The Indian Diaspora was a crucial part of the state-building process in the Middle East. Gradually, the trade in various commodities (spices, pearls, etc.), became the economic backbone of the region. Since then, the relations between India and the region have moved beyond traditional ties. India relies on the region for its energy imports; which have increased year on year. The relations between India and the Middle East received a boost in recent years.
‘Look West’: Engaging Strategically
The bilateral ties between New Delhi and the countries in the region were looked at from a buyer and seller perspective. Along with a market for oil buys and expatriate remittances by India, cultural amalgamation between the South Asian country and the Middle East also increased. With Prime Minister Modi’s getting elected and coming to power in 2014, the ties improved further. The relations that were once restricted to simple trade and economic ties, the ‘Look West’ policy focussed on improving its relations with the regional powers such as Saudi Arabia, Qatar, Iran or the UAE. From, 2016 to 2019, P.M. Modi was honoured with awards from Bahrain, Palestine, Saudi Arabia and the UAE. Also, in 2019, OIC invited India to be the Guest of Honour at the 46th Session of the Council of Foreign Ministers in UAE, which established a secure sense of relationship, trust and credibility.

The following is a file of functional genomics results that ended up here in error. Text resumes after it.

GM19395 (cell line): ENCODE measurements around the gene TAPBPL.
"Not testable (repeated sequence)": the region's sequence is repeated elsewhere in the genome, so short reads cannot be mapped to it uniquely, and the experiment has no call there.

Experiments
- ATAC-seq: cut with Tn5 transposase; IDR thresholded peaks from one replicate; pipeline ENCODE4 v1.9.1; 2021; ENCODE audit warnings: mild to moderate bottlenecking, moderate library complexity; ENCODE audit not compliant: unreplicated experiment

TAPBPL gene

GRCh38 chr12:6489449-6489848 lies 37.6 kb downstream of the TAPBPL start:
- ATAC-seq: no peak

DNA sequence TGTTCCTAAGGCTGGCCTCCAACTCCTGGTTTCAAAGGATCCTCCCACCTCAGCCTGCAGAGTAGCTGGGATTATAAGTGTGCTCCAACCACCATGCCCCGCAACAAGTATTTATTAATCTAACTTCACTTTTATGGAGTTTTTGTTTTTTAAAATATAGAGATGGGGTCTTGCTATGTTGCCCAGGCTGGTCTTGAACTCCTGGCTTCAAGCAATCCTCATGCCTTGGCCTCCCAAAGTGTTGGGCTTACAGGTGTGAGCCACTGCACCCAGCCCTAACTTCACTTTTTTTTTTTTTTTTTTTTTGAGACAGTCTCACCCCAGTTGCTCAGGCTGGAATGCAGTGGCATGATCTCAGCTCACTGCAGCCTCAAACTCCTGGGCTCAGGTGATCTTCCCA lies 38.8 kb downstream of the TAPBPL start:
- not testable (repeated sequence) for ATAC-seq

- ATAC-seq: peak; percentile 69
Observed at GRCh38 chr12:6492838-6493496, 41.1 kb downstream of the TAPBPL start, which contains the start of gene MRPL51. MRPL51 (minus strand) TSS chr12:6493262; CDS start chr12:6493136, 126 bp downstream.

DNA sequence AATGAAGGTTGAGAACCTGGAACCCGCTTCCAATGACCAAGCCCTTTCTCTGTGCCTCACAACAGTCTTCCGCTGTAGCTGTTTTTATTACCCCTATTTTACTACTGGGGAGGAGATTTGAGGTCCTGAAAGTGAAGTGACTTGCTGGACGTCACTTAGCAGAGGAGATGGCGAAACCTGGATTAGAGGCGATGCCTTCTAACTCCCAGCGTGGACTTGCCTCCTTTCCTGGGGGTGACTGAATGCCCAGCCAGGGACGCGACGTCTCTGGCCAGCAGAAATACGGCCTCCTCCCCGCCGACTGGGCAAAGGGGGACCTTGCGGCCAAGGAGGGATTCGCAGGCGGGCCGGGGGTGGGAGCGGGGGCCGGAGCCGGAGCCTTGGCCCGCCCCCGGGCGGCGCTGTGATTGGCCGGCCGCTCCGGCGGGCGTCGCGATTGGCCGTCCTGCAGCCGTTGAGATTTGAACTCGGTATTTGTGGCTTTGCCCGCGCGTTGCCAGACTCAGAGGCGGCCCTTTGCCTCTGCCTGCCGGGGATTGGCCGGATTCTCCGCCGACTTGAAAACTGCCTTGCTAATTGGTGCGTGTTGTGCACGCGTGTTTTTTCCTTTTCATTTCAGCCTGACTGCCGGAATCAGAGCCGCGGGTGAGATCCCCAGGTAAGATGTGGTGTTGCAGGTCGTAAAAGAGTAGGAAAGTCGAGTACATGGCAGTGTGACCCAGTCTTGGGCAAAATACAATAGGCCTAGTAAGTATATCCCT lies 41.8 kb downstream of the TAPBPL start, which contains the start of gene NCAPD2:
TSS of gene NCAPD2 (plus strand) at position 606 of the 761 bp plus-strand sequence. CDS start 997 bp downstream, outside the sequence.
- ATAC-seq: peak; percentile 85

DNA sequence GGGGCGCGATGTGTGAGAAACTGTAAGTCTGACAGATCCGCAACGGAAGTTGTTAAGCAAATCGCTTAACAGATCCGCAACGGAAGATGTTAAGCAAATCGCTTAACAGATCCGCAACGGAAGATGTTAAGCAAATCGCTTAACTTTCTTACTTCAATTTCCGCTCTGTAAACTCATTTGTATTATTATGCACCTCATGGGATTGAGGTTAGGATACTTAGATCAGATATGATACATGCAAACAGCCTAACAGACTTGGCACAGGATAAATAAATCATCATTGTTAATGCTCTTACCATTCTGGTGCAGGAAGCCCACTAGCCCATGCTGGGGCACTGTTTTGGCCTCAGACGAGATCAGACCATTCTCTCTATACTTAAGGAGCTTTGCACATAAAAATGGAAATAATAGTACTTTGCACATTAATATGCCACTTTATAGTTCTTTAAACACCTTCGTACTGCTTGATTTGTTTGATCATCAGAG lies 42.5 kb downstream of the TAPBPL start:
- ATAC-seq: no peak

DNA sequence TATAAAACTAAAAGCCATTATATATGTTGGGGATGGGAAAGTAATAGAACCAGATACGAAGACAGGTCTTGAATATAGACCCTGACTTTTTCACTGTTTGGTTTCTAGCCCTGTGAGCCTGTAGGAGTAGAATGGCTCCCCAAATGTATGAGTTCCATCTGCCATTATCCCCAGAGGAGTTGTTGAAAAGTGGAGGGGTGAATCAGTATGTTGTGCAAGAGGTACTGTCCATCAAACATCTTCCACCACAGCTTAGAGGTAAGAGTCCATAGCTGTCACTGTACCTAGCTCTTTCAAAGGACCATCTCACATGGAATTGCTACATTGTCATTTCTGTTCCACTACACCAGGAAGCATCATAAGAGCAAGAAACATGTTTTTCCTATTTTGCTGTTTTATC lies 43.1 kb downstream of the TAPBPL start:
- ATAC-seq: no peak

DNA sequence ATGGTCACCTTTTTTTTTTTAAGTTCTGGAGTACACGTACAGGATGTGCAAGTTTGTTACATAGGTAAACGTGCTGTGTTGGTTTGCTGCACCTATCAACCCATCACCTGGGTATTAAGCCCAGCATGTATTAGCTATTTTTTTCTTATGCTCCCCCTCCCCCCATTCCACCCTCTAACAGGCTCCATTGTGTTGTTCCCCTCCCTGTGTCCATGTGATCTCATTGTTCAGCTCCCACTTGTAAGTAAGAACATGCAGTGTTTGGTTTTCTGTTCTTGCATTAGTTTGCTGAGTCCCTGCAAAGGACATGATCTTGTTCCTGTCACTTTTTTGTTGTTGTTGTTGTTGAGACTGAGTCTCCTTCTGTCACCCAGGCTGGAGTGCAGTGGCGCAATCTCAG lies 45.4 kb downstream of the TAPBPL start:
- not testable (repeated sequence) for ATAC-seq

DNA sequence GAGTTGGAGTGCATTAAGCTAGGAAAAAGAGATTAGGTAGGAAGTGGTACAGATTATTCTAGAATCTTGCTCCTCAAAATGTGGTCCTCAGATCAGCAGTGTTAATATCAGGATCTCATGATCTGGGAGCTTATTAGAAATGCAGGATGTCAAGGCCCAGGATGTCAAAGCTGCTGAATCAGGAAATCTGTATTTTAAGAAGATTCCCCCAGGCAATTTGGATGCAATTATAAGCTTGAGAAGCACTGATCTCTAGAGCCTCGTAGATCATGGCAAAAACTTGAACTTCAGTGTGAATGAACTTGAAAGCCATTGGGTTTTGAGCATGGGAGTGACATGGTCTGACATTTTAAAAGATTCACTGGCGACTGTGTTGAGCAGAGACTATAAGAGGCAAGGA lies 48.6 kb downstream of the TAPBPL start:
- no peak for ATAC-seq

India pursued a very proactive policy in recent years (post-2014) where the association between New Delhi and the Middle Eastern countries also looked in for diversification into other areas of relations based on mutual gains. It is also India’s fourth-largest trading partner with bilateral trade at $27.48 billion in 2017-18 and Saudi’s investment of around $100 billion is in the pipeline in areas ranging from energy, refining, petrochemicals and infrastructure to agriculture, minerals and mining. India – Qatar ties have been underlined by the LNG imports. The depth of these ties is also reflected through the role played by Doha in the release of Father Alexis Prem Kumar. Gradually, the bilateral security arrangement between India and its friends in the region has expanded. Bahrain also went into an MoU with India in the area of Defense. Israel stepped up and became a key arms supplier for India. Israel’s military exports rose by 41 percent, overall in 2017, the third consecutive year of increased defence exports, bringing in some $9.2 billion in contracts. In 2007 and 2009, Indian Navy ships paid goodwill visits to UAE. Thus, the scenario represents a growing security engagement between India and the Middle East.